The latest production from Organised Chaos comprises a series of short plays and monologues. It is an ambitious project and while some of the plays are not fully realised others show potential for further development.
Writer Mark Till discreetly provides enough clues to enable the audience to guess the twist in A Fairytale in Manchester. But despite the potentially powerful subject matter the play lacks drama and Melissa Anne Ward’s direction is uninspired. Edward Rowland, as Eddie, lacks the vulnerability that might make the character attractive or the agitation of someone on the edge of violence.
Lynn Pegler’s The Seeds of War shows the human cost of a far-away conflict. She skilfully uses convincing detail for the bureaucratic nightmare Sophie (Dolly-Rose Campbell) endures trying to prove her late soldier lover was the father of her child. Melissa Anne Ward’s imaginative use of different scenes and time periods successfully widens the scale of the monologue. Dolly-Rose Campbell has the steely determination and inner strength that enables Sophie to cope with her trials and actually come out stronger. Unfortunately the brevity of the play requires a ‘deus ex machina’ to secure an ending.
There is a nicely flirtatious relationship between Adam Deane and Maia Terra in Deal? No Deal? But the play loses focus as writer Robert Pugg also builds in a debate on the morality of recreational drug use.
Science fiction requires so much exposition it is hard to present on-stage. Writer Sarah Grace Logan describes a fascinating society where several personalities share a single body and one such Consortium has to investigate which of its components might be a murderer. The success of the play is very much dependent upon Hayley Gowland’s ability to switch between three people with different mannerisms and accents. But the play is brought to an abrupt end without really examining the terror of considering ending your own existence.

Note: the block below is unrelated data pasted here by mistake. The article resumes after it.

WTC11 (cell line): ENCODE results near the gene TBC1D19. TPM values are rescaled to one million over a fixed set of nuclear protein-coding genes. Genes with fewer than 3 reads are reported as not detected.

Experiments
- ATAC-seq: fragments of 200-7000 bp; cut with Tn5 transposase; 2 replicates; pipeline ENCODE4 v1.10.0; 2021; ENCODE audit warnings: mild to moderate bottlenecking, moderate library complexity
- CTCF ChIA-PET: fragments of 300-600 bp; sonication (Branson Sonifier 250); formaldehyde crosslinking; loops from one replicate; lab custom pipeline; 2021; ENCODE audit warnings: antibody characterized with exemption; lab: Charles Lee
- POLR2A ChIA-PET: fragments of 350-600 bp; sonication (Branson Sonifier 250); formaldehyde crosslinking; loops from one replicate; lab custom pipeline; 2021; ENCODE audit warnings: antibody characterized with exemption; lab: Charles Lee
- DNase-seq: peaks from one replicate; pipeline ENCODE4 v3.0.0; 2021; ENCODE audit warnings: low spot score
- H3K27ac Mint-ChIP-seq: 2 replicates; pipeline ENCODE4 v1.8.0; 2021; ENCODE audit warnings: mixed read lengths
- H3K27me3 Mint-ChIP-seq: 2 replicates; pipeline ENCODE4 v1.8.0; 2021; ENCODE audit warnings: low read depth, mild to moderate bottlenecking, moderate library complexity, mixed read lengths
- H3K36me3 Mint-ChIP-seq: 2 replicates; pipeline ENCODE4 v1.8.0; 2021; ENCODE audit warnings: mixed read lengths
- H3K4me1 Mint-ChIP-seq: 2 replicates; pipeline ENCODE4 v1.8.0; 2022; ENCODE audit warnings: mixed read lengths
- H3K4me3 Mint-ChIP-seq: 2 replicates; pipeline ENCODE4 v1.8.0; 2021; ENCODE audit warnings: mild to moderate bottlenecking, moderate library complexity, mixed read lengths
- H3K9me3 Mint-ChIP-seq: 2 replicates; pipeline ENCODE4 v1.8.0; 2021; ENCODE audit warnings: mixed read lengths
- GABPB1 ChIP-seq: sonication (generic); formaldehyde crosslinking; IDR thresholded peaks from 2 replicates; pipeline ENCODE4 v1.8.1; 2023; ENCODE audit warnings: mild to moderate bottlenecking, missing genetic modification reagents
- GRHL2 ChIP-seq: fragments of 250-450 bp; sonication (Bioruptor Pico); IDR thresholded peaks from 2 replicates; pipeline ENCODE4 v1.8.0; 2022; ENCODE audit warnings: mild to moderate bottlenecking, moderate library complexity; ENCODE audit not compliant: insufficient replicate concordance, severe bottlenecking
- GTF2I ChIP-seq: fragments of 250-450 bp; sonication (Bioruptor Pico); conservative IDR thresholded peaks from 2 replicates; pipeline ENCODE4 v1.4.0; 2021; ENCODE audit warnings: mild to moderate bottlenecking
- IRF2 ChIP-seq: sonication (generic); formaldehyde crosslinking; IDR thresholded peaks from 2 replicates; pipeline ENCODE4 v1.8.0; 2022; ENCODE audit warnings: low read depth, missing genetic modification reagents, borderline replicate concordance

Hogamastide by Cath Nichols is pretty much a one-joke play –told from the point of view of animals that perceive pig farming as alien abductions. The production is uneven with only one cast member – Patrycja Halina Oprawko - taking the trouble to portray animal mannerisms.
In Gregory Skulnick’s The Angel devoted Christian Celia (Maia Terra) is shocked to find the Afterlife is one in which actions have no consequences and there is no judgement of other people . She develops an unexpected relationship with her guardian Leo (Adam Deane). It is a hugely entertaining play with Deane’s suitably otherworld character and Terra’s delusional and increasingly desperate Celia.
The evening comes to a close with the perfectly chosen, and collaboratively developed, Yuletide Override. Martin Henshell writes a perceptive but gently amusing look at the importance of family at Christmas. There is excellent dialogue – Christmas, for those of a certain age, is like ‘Watching a clown die.’ Peter M. George’s laid-back slothful delivery contrasts with the restrained hysteria of Andrew Grogan. In an audacious touch Ian Curley performs largely off-stage offering his terse dismissals of the festivities from inside a garden shed.The fun lies in deciding which of the characters best represents your view of the festivities..
- Dave Cunningham